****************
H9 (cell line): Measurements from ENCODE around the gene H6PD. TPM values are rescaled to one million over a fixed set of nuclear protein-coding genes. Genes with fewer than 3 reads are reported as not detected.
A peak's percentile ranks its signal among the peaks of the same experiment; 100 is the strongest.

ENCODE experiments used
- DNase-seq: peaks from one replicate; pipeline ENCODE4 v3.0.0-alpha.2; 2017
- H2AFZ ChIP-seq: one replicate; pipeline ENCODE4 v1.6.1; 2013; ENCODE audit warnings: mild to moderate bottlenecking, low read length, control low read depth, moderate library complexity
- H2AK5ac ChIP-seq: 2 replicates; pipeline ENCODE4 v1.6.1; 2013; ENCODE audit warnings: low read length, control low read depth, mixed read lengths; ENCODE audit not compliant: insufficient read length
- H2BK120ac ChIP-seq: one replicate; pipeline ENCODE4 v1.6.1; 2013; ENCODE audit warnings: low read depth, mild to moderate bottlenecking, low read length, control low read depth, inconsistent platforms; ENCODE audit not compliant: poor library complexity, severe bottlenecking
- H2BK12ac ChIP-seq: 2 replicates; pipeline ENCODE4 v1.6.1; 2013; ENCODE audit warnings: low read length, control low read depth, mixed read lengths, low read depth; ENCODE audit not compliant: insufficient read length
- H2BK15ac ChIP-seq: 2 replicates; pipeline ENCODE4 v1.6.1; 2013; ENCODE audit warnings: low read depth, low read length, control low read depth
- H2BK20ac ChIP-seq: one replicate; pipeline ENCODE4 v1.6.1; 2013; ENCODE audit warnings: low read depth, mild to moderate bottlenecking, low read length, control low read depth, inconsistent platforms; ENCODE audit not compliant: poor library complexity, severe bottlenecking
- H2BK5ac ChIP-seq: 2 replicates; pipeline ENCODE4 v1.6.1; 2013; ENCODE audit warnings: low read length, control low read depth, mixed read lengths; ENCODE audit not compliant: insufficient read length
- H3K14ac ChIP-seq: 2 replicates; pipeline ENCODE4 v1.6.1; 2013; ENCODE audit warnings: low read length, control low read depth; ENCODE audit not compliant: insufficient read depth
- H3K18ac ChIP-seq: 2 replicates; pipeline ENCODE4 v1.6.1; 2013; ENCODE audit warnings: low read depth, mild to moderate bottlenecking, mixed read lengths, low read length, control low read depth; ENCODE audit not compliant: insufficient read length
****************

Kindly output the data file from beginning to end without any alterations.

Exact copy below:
H9 (cell line): Measurements from ENCODE around the gene H6PD. TPM values are rescaled to one million over a fixed set of nuclear protein-coding genes. Genes with fewer than 3 reads are reported as not detected.
A peak's percentile ranks its signal among the peaks of the same experiment; 100 is the strongest.

ENCODE experiments used
- DNase-seq: peaks from one replicate; pipeline ENCODE4 v3.0.0-alpha.2; 2017
- H2AFZ ChIP-seq: one replicate; pipeline ENCODE4 v1.6.1; 2013; ENCODE audit warnings: mild to moderate bottlenecking, low read length, control low read depth, moderate library complexity
- H2AK5ac ChIP-seq: 2 replicates; pipeline ENCODE4 v1.6.1; 2013; ENCODE audit warnings: low read length, control low read depth, mixed read lengths; ENCODE audit not compliant: insufficient read length
- H2BK120ac ChIP-seq: one replicate; pipeline ENCODE4 v1.6.1; 2013; ENCODE audit warnings: low read depth, mild to moderate bottlenecking, low read length, control low read depth, inconsistent platforms; ENCODE audit not compliant: poor library complexity, severe bottlenecking
- H2BK12ac ChIP-seq: 2 replicates; pipeline ENCODE4 v1.6.1; 2013; ENCODE audit warnings: low read length, control low read depth, mixed read lengths, low read depth; ENCODE audit not compliant: insufficient read length
- H2BK15ac ChIP-seq: 2 replicates; pipeline ENCODE4 v1.6.1; 2013; ENCODE audit warnings: low read depth, low read length, control low read depth
- H2BK20ac ChIP-seq: one replicate; pipeline ENCODE4 v1.6.1; 2013; ENCODE audit warnings: low read depth, mild to moderate bottlenecking, low read length, control low read depth, inconsistent platforms; ENCODE audit not compliant: poor library complexity, severe bottlenecking
- H2BK5ac ChIP-seq: 2 replicates; pipeline ENCODE4 v1.6.1; 2013; ENCODE audit warnings: low read length, control low read depth, mixed read lengths; ENCODE audit not compliant: insufficient read length
- H3K14ac ChIP-seq: 2 replicates; pipeline ENCODE4 v1.6.1; 2013; ENCODE audit warnings: low read length, control low read depth; ENCODE audit not compliant: insufficient read depth
- H3K18ac ChIP-seq: 2 replicates; pipeline ENCODE4 v1.6.1; 2013; ENCODE audit warnings: low read depth, mild to moderate bottlenecking, mixed read lengths, low read length, control low read depth; ENCODE audit not compliant: insufficient read length